Very prevalent in society. Everyone here will tell you to nut up and ignore your problems, because they're indoctrinated into that selfish and asinine trail of thinking that 'self improvement' is the means to acquiring sustainable relationships. If people don't give a shit about you beyond your use to them, self improvement only serves those people further.
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>>20322845
>but on the part of the person killing themselves
*but not on the part
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Yes, suicide is selfish- you inflict unimaginable pain the people who love you. Living is selfish too- you're consuming all sorts of food and shit and taking up peoples time and breathing air and wasting space and clogging up the sewers with all your doodoo. Everything is fucking selfish, so no matter what you do, you're a fucking prick
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>>20320873
If your white lol.
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>>20320940
/thread
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>>20320829
Yes, and cowardly.
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>>20320829
everything is selfish. people who blame people for committing suicide are selfish. people who commit suicide are sad. :(
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What if you want nothing, have no goals, no desire to keep going, ect and just keep tumbling forward and downward because despite everything you want to think, you know your death will hurt people, but one day you're just done and end it anyway. Who's being selfish then?
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People who say committing suicide is cowardly are fuken morons. I have lived with this need to die my whole life, it's absolute torture. At last, I have my answer. Hydrocodone is mass, and a rope. And you know what? I'm afraid. I'm relieved that I at last have the courage, but still, suicide is not for cowards. It's the hardest thing of all.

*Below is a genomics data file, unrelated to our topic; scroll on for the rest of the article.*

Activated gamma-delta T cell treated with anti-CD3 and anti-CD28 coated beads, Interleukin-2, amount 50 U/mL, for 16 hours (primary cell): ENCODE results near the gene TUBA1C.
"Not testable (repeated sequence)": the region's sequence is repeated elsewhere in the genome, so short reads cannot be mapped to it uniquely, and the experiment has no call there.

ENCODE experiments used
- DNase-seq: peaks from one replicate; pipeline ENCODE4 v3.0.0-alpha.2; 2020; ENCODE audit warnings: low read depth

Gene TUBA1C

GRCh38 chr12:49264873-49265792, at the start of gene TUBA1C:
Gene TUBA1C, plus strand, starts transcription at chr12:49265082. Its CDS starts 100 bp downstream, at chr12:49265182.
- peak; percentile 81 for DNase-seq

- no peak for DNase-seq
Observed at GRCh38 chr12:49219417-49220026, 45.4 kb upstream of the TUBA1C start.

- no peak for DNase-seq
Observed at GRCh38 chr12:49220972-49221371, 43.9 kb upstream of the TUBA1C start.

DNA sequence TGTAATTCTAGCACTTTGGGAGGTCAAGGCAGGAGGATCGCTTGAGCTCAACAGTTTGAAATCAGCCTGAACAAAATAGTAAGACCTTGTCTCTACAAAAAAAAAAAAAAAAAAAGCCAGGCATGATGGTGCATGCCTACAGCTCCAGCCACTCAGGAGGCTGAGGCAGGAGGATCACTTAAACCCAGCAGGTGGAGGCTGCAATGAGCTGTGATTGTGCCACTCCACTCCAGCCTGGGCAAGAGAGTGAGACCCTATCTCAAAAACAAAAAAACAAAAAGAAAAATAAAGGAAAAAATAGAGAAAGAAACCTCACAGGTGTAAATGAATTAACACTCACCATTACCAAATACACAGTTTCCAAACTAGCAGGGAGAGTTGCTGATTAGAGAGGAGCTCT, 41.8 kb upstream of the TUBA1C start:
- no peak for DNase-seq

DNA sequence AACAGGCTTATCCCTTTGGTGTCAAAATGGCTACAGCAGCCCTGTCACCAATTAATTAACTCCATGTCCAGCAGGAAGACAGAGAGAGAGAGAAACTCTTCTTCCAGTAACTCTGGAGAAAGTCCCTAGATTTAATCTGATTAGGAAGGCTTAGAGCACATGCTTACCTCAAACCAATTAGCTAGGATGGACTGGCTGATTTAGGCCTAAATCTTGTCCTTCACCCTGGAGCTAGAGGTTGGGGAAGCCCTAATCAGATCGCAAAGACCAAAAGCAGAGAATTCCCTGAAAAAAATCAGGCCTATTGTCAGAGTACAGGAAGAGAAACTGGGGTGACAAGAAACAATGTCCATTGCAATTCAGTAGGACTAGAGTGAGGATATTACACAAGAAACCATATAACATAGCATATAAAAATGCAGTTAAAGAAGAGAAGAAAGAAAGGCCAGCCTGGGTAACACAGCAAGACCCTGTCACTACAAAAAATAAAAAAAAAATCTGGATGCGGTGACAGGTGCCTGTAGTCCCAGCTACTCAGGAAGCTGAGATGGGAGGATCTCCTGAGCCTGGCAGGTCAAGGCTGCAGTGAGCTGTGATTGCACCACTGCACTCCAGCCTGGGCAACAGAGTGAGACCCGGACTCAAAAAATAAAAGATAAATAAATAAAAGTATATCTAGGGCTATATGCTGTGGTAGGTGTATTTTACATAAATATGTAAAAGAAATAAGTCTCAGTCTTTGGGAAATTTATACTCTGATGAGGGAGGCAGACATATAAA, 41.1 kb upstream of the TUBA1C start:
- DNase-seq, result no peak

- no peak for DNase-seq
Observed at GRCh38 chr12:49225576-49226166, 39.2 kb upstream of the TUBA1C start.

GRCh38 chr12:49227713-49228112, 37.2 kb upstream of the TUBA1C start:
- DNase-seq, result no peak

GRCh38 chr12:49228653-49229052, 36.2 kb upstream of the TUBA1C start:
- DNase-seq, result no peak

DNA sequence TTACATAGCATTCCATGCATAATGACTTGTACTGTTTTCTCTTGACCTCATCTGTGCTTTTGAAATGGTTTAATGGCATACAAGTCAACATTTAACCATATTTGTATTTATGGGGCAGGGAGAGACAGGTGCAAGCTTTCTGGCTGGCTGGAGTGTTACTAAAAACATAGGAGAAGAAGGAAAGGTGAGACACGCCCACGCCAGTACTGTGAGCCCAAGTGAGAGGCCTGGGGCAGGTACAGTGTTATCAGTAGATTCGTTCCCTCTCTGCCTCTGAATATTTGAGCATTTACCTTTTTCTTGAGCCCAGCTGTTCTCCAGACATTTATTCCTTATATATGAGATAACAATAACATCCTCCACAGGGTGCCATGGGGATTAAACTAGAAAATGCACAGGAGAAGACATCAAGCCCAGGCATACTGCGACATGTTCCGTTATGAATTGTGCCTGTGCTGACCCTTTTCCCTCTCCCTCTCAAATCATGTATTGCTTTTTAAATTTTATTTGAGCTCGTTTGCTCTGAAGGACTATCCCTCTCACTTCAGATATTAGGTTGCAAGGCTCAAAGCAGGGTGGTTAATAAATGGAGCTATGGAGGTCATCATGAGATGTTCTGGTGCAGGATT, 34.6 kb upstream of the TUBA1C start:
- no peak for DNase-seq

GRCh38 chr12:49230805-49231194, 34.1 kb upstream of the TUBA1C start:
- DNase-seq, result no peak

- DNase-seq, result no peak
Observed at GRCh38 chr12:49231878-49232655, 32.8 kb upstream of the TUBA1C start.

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who cares your dead
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In a way, I do believe that it's a right that people should have to their own lives. If you don't have the right to end it, then you're being forced to live it.

That said, I think most suicides are just people who get too caught up in a heated moment, and end up making a mistake.

Is suicide selfish? Well, of course. You're unlikely to commit suicide just to brighten somebody's day, so yes it's selfish. Is that a bad thing? No. There's a lot of negative connotation with the word selfish, but I think sometimes people just aren't selfish enough. Whether or not somebody else is worth living for is entirely up to you. It's not a reflection of who they are, or who you are, but a reflection of circumstances. Just a point in time where things didn't quite make sense.

Bad or good, that's impossible to say. At any moment life could get better. When you end it, you forfeit all future possibility for an unknown rest. For all you know, you could be reborn as a fat kid, only to be forced to eat yourself to the grave once more. There's no guarantee that anything better awaits us, but we do have a fair guarantee that the life we've been leading can go on a bit longer, and possibly change in ways we never could have imagined.
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>>20326398
>At any moment life could get better.
That is a lie. Life doesn't just get better. Life doesn't just get worse. It is what you make of it, and for some people it just isn't worth the effort.